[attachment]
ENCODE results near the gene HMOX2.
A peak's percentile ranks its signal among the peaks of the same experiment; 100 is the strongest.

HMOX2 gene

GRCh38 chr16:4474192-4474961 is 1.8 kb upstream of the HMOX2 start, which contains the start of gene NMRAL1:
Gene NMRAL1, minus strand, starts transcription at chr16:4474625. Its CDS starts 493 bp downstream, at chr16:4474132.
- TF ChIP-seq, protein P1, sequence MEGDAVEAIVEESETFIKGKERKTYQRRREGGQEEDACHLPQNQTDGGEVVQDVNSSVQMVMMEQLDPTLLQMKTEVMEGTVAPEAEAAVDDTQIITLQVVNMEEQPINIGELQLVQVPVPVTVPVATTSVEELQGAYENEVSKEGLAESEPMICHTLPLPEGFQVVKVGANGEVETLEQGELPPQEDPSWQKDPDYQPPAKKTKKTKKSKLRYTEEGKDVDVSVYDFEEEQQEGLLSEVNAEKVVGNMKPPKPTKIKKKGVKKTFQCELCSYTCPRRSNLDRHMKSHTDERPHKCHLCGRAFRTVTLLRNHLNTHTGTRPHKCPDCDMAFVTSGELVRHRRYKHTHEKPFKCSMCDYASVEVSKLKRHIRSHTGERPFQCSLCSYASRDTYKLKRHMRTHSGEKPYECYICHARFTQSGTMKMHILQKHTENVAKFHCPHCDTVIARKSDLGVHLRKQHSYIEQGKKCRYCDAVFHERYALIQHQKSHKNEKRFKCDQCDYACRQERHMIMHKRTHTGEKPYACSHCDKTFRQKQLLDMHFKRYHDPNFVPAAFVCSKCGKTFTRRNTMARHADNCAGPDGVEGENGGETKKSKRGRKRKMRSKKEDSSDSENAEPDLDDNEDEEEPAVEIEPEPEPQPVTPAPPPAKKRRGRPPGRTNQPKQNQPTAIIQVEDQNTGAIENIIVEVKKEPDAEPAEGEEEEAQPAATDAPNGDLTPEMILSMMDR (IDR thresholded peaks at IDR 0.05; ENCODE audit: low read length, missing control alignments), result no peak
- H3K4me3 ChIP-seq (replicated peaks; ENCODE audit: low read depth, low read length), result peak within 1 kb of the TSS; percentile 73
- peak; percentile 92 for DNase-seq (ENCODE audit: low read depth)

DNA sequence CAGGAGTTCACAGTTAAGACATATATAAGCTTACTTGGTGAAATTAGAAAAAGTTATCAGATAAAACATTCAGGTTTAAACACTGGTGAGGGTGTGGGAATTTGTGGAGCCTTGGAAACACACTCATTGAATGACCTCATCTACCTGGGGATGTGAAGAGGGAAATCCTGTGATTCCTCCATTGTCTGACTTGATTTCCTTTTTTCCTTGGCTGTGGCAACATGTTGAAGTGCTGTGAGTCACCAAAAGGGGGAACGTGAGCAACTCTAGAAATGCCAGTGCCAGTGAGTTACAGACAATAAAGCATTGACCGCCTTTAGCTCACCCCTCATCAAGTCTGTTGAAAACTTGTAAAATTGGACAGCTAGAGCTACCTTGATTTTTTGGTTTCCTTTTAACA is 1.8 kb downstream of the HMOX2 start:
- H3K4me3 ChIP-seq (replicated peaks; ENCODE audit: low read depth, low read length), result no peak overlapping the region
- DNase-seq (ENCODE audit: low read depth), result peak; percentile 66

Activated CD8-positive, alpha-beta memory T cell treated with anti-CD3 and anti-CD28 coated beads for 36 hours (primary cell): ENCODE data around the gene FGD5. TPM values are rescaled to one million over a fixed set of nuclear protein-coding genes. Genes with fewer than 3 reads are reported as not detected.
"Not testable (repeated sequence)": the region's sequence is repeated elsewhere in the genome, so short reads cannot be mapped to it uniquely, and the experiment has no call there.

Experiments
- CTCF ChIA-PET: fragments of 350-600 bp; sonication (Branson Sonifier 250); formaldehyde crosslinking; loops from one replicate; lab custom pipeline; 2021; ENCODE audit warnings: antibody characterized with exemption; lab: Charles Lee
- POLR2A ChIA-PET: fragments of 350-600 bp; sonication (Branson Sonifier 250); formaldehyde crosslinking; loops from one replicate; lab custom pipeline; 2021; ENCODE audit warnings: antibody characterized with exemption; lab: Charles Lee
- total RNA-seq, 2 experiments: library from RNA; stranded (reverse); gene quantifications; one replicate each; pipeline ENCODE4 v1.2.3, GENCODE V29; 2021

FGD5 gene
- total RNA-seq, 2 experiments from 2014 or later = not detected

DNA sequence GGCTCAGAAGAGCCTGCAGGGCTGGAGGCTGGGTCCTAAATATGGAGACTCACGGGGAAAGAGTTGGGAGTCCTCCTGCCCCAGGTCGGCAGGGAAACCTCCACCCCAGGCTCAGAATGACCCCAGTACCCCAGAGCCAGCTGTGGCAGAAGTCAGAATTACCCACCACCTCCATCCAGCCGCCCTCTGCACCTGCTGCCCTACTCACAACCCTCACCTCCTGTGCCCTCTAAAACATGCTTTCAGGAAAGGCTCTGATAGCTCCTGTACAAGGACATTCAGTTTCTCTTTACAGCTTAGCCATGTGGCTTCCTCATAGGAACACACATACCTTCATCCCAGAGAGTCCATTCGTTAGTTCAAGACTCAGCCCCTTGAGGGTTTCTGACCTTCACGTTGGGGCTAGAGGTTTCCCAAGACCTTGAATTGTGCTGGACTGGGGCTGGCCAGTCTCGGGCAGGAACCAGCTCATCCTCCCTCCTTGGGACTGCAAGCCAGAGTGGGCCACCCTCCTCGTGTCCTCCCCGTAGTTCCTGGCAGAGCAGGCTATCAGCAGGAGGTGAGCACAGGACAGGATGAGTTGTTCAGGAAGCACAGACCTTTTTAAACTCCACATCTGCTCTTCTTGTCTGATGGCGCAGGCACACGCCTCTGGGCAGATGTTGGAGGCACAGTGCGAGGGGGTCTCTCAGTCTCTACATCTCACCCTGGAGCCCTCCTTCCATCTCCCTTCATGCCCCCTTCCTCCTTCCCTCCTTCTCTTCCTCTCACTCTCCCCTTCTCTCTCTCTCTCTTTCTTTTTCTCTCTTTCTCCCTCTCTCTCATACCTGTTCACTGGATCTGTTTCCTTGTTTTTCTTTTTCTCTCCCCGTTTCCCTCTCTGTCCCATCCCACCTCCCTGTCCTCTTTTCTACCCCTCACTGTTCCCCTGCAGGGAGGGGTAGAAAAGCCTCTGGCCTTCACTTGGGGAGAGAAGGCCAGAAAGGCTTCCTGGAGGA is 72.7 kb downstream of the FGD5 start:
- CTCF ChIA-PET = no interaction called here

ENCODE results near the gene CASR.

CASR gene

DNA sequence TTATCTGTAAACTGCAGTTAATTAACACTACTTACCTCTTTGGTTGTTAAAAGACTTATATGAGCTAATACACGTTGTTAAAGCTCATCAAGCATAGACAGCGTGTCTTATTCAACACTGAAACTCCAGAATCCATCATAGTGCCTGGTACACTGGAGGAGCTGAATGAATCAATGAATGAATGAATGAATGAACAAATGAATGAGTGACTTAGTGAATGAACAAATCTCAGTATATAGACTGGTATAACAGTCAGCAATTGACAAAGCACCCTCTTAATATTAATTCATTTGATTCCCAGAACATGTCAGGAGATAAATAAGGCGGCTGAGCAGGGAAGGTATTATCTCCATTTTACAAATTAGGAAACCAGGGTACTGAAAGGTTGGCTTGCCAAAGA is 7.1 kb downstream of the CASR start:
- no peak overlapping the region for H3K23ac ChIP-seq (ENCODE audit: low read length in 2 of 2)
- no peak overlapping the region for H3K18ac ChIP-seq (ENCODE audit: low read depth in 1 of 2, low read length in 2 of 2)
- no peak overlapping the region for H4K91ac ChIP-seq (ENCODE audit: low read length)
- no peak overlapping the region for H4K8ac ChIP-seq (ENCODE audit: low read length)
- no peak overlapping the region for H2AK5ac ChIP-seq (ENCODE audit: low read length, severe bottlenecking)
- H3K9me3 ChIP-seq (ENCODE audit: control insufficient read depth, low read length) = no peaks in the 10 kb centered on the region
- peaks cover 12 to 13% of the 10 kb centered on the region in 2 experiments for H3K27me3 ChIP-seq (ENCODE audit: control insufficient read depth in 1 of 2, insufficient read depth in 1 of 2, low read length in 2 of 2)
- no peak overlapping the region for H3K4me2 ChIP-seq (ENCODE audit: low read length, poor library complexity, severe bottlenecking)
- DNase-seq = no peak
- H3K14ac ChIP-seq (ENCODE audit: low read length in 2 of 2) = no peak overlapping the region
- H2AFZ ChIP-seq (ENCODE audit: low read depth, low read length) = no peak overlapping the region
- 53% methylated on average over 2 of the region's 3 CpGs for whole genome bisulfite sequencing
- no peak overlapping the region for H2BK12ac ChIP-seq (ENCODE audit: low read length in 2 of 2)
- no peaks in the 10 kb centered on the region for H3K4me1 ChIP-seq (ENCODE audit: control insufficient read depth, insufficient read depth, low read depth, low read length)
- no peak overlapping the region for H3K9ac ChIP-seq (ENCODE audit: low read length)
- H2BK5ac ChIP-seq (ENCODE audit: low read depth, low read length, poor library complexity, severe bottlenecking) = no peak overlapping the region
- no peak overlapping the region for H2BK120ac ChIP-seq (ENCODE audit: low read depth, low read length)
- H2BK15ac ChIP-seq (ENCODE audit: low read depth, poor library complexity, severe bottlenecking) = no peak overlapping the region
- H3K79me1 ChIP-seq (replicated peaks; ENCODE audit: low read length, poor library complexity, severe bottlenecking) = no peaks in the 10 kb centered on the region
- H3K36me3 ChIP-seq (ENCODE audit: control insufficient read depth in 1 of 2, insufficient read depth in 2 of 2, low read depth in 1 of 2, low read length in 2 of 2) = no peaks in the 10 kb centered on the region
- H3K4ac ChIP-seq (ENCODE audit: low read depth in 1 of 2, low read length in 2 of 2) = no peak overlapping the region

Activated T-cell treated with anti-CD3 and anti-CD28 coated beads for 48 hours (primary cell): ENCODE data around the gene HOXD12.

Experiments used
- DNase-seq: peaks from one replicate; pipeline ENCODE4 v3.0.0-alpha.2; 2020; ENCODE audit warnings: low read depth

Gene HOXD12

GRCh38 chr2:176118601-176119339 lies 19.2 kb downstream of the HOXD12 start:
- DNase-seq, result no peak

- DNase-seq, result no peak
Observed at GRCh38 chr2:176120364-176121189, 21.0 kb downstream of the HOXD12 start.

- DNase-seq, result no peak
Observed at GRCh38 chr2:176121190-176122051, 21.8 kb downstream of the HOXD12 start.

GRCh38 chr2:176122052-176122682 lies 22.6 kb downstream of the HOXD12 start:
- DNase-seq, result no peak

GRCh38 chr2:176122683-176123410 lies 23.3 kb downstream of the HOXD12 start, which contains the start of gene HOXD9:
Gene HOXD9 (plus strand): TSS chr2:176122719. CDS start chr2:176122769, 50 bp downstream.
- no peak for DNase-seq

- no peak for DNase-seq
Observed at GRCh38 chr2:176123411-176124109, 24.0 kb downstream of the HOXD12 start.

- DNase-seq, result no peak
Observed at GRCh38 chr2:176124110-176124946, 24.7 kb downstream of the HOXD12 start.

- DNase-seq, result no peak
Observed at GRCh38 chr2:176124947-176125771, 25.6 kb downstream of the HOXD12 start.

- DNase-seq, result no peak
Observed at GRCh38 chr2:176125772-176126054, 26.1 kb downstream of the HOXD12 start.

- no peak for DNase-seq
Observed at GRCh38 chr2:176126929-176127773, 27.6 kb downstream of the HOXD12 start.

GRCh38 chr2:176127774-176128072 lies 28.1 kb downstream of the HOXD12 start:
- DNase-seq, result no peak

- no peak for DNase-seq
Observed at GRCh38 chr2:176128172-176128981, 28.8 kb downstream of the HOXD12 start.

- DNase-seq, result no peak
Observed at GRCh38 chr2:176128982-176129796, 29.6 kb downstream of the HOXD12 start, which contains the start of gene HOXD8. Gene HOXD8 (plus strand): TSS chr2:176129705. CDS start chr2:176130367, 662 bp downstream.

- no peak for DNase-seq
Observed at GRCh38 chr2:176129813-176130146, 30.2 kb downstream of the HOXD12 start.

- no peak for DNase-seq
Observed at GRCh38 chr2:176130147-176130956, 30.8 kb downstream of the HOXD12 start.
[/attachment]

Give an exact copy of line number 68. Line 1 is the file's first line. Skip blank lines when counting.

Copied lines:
Observed at GRCh38 chr2:176125772-176126054, 26.1 kb downstream of the HOXD12 start.